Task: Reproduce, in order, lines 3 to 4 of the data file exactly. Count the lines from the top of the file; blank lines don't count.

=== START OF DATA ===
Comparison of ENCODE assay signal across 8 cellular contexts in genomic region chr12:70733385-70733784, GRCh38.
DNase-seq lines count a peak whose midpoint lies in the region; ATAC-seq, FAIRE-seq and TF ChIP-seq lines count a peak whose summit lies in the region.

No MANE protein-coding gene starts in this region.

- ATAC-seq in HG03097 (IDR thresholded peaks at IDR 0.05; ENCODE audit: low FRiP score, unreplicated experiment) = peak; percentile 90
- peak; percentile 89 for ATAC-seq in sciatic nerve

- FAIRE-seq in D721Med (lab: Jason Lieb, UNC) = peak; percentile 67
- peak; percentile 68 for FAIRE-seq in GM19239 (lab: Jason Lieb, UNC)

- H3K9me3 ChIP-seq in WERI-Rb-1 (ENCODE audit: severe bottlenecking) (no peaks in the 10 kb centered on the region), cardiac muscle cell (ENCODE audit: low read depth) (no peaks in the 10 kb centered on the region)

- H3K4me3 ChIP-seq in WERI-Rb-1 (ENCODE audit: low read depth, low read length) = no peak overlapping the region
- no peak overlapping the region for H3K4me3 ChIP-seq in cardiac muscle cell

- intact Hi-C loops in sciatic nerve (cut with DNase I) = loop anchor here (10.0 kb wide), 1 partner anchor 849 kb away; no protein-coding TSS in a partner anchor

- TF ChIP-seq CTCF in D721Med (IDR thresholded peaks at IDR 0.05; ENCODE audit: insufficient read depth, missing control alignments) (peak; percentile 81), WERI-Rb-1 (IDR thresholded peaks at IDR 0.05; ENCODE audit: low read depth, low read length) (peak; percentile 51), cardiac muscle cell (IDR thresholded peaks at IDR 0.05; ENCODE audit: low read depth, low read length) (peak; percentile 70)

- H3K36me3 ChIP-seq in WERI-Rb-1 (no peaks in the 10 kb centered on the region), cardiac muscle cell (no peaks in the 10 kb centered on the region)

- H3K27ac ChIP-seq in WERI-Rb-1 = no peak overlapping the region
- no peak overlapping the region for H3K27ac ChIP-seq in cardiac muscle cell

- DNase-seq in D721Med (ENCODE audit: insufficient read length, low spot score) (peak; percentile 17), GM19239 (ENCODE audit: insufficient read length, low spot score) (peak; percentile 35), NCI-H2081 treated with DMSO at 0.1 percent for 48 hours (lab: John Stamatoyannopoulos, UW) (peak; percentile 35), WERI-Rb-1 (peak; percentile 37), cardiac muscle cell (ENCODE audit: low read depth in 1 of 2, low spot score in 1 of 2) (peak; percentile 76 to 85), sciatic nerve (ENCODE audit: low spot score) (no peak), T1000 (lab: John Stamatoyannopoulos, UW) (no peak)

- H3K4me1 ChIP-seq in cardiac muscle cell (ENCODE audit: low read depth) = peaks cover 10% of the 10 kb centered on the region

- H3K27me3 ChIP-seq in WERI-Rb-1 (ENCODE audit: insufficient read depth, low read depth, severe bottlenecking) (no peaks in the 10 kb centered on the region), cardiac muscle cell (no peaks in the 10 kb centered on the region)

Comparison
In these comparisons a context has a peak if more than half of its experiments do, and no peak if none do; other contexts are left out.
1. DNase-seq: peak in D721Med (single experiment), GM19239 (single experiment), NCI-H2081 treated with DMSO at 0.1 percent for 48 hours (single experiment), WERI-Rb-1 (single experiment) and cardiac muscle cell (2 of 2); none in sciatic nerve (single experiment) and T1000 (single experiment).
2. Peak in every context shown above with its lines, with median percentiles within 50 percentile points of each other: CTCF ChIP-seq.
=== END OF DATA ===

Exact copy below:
No MANE protein-coding gene starts in this region.

- ATAC-seq in HG03097 (IDR thresholded peaks at IDR 0.05; ENCODE audit: low FRiP score, unreplicated experiment) = peak; percentile 90